The Entire Procession of Epic Heroes: Satan of Dauntless Courage and Inflexible Power of the Will


"The lower still I fall, only supreme
in misery; such joy ambition finds."

John Milton (1608 - 1674)



The entire procession of epic heroes ranging from  those of  Iliad, Odyssey ,Beowulf, Ramayana and Mahabharata as well as the later day ones like Faerie Queen, Hyperion, Divine Comedy and The Dynasts are unlikely to reveal themselves to be as perforating, intriguing, paradoxical and contradictory as Satan in Paradise Lost, the angel turned demon. 

Satan is  a proud of contradictions not only because of his transformation from a Seraphim to a villain, from a magnificently glorious appearance to a smoke-laden figure, lent also license even in hell, he is capable of evoking the most contraries responses from readers and critics alike. Although to many he is the apocalypse of evil, the personification of sin, the eternal heretic and desecration, to others he is quite the opposite, to Hazlitt, “Satan is not the principle of malignity or the abstract love of evil” to Shelly he is a “moral being” and to many others he embodies the justifiable rebellion and forthrightness which all men should afire to.
To Milton himself, Satan appears to be a divided soul. Although he began to write  the Christian epic with the specific desire to ‘justify the ways of God to men’. He seems to be justifying Satan instead. As Blake put it so aptly, ‘the reason Milton wrote in fetters’ when he wrote angels and God, and in liberty when he wrote of deals and hell is because he was a true poet and of the Devil’s party without knowing it. 

Satan may appear to be the undermanned villain of tragedy, and yet, he does not appear to be as much an unalloyed Image as the redoubtably Macbeth. Here in lies his tragedy. With a wearing ambition- The ideal of Renaissance hero-which makes him a parallel of Macbeth, he has all of Macbeth’s admirable qualities: his dauntless courage and inflexible power of the will, a mired imagination, a glorious power of compression, an infinite capacity of bear torture-physical and psychological and finally have capacity for evoking emotions. If he is a villain, it is of a magnificent dimension-a heroic villain.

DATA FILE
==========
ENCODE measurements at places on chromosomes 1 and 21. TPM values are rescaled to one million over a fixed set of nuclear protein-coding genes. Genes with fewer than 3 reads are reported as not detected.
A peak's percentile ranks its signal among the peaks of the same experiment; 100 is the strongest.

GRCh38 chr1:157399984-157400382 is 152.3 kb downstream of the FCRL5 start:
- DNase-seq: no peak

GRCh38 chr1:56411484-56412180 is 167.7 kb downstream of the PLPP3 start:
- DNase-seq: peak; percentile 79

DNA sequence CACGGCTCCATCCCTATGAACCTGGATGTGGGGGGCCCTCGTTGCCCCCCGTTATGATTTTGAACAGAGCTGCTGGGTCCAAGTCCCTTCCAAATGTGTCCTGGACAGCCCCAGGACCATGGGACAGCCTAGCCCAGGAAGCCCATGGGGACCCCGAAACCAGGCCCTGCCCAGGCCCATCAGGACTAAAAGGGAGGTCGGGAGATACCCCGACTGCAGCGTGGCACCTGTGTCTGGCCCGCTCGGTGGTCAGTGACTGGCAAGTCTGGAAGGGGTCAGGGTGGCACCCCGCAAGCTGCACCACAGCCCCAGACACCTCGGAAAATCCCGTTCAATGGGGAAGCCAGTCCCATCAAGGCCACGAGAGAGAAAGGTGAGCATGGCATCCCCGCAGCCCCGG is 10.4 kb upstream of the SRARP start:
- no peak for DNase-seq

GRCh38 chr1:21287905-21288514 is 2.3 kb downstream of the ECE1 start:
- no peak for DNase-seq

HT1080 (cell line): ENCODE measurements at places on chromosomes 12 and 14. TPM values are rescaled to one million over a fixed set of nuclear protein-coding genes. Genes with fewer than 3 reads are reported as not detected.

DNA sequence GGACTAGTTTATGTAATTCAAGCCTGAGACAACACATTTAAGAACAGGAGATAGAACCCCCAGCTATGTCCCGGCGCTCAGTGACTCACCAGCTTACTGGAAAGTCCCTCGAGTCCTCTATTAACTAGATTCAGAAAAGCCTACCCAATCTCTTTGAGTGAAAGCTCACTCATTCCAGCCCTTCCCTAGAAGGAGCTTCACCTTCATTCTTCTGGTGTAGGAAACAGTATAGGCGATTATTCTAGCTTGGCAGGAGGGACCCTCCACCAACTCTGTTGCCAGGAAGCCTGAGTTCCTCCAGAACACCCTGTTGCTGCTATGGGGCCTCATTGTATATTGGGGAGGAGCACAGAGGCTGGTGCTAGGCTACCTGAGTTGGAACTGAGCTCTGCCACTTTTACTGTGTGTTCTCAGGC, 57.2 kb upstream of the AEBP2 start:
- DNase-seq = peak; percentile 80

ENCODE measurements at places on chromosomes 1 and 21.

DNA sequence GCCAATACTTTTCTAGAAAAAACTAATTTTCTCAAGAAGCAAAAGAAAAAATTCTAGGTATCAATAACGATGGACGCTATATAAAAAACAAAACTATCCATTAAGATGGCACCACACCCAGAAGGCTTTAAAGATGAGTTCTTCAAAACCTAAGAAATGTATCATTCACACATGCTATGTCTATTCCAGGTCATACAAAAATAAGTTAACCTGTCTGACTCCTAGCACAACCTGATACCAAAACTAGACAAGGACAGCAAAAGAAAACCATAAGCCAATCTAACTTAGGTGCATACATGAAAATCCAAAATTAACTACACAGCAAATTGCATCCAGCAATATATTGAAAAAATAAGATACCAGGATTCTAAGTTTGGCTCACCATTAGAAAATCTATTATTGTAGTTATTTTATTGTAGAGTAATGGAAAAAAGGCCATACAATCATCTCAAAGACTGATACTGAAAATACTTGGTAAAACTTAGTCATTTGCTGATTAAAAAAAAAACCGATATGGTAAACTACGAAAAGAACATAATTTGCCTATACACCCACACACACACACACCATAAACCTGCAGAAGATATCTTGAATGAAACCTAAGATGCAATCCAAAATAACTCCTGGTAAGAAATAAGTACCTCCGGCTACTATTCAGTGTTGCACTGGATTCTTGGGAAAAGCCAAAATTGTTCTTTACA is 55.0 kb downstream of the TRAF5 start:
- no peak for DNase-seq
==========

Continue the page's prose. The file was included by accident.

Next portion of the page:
My photo

An English Teacher;    M. A.(English) , D. Ed., B. Ed., UGC- NET Qualified

"Dear Readers/ Students, I am a huge fan of books, English Grammar & Literature. I write this blog to instill that passion in you." 

Popular Posts

Analysis of Mulk Raj Anand’s Story, "The Lost Child": Accepted Part of Our Multicultural Neighborhood in the World

Dr. West’s New Method of Teaching English :Its Merits and Demerits

Brief Analysis of R.K Narayan’s ‘Engine Trouble’: Greater Simplicity of Plot and Language, even as it Develops a Greater Complexity of Meaning to Exhibit the Domain of India

G.B. Shaw’s Radio Talk, ‘Spoken English and Broken English’:Broken English’s Relevance in Today’s English Spoken World

Critical Analysis of Rabindranath Tagore’s Story 'Kabuliwala': Love and Waiting

Critical Appreciation of Philip Larkin’s Poem, "The North Ship": Life Award for Best Philosophical Access

Analysis of Virginia Woolf's Essay "Modern Fiction"

Critical Appreciation of William Wordsworth's The Solitary Reaper

Post Chaucerian Barrenness in English Literature

Critical Commentry on Bacon’s Essay ‘Of Marriage And Single Life’